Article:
The Australian has today published a Newspoll result of state voting intention in Victoria, which I have added as an introductory note to my earlier post covering general electoral developments in the state. I am not sure what the deal is with Newspoll’s federal polling – plainly it has not returned to its earlier schedule of a poll every three weeks, as there would otherwise have been one on Monday.

We do have two new attitudinal polls from the Australia Institute, one posing an array of stimulating questions on the potential for conflict with China. This encompassed both an Australian sample of 1003 and a Taiwanese sample of 1002, the survey work being conducted by international market research firm Dynata.

Among many other things, the Australian end of the survey found 47% expecting a Chinese armed attack on Australia either soon (9%) or “sometime” (38%), with only 19% opting for never and 33% uncommitted. Twenty-one per cent felt Australia would be able to defend itself from China without international assistance, compared with 60% who thought otherwise, and 57% anticipate such support would be forthcoming from the United States compared with 11% who didn’t and 19% who opted for “it depends”. Thirty-five per cent would back the US and Australia to win such a conflict compared with 8% for lose and 26% for a draw of some description.

Thirty-seven per cent felt the Australian people would be prepared to go to war if China threatened military action against Australia, effectively equal to the 38% who thought otherwise. Twenty-six per cent were prepared for Australia to go to war to help Taiwan gain independence compared with 33% who weren’t and 41% for uncommitted. Framed a little differently, 14% strongly agreed and 23% less strongly agreed that Australia should “send its defence forces to Taiwan to fight for their freedom … if China incorporated Taiwan”, compared with 20% for disagree and 9% for strongly disagree.

The Taiwanese end of the survey is beyond this site’s scope, thought it’s interesting to note that 41% felt optimistic with respect to the future for Taiwan compared with 40% for neutral and only 20% for pessimistic. The survey was conducted between August 13 and 16 – Nancy Pelosi’s visit was on August 2 and China’s military exercises followed from August 4 to 7.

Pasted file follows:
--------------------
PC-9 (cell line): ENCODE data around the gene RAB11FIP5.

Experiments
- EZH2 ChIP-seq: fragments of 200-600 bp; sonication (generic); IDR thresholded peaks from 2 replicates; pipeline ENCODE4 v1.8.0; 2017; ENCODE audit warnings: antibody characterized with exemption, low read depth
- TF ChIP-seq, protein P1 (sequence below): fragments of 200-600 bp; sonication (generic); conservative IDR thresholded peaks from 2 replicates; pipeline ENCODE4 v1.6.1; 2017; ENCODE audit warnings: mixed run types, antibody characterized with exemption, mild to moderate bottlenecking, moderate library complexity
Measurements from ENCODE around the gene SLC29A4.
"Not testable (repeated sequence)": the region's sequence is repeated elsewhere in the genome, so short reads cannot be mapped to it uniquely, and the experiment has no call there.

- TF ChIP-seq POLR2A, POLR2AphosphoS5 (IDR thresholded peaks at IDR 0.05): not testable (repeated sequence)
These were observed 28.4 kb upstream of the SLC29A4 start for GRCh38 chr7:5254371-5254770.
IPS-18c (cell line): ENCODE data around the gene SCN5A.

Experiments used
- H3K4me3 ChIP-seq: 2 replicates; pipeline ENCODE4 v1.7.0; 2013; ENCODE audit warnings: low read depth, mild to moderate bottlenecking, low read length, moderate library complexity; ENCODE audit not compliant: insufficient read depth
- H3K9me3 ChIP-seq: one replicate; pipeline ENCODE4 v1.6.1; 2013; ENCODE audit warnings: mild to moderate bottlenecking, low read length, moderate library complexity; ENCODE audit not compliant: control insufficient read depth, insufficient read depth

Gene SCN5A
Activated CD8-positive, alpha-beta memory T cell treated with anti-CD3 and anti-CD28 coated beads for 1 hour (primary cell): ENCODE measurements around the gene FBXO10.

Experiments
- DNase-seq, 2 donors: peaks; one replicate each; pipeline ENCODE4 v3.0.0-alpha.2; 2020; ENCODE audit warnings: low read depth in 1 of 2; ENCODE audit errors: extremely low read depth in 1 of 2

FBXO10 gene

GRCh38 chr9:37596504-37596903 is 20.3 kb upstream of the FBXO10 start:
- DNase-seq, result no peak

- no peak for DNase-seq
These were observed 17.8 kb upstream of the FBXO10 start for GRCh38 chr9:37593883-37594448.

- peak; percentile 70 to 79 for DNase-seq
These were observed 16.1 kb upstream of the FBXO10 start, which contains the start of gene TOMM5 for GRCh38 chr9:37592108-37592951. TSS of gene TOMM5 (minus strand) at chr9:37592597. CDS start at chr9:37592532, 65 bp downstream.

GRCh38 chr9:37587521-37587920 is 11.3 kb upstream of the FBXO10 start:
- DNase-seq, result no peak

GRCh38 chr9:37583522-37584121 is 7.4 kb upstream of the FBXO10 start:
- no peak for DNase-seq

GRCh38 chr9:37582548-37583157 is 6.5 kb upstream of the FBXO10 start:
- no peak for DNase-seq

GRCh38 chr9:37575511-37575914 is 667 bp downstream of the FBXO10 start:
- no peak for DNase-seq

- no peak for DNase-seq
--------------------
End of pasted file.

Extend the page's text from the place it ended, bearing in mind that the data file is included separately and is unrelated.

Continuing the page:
A second report from the Australia Institute provides results of a poll conducted back in April on the seemingly less pressing subject of “wokeness”, a concept that meant nothing to 43% of those surveyed, ranging from only 22% of those aged 18 to 29 to 59% of those aged 60 and over. Forty-nine per cent of the former cohort owned up to being woke, decreasing with arithmetic precision to 9% for the latter, while around 30% for each of the five age cohorts identified as “not woke”. Interestingly, Coalition and Labor voters produced similar results, with Greens and One Nation voters deviating in the manner you would expect. The poll was conducted from April 5 to 8 from a sample of 1003, so the sub-sample sizes for the results cited above are not great, however intuitively likely the results might be.


Anthony Galloway of the Sun-Herald identifies possible successors to Scott Morrison in Cook: Mark Speakman, moderate-aligned state Attorney-General and member for Cronulla; Melanie Gibbons, state member for Holsworthy, who unsuccessfully sought preselection for the Hughes at the federal election; Carmelo Pesce, the mayor of Sutherland Shire; and Alex Cooke, identified only as a “party member”.

• The Joint Standing Committee on Electoral Matters has called for submissions to its inquiry into the 2022 federal election. Matters specifically touched up on by the terms of reference include political donation and truth-in-advertising laws, enfranchisement of New Zealand citizens living in Australia and “proportional representation of the states and territories in the parliament”, the latter seemingly referring to the possibility of adding extra seats for the territories in the Senate.

• The Australian Parliamentary Library has published a “quick guide” on the technicalities of when the next federal election might be held, together with a handy calendar showing when state and local elections are due through to 2006.

• No fewer than twelve candidates have nominated for Western Australia’s North West Central by-election on September 17, with Labor not among them, for a seat with only 11,189 voters. As well as the Nationals and the Liberals, there are two candidates of the Western Australia Party, one being hardy perennial Anthony Fels, plus the Greens, One Nation, Legalise Cannabis, Liberal Democrats, No Mandatory Vaccination, the Small Business Party and two independents. My guide to the by-election can be found here.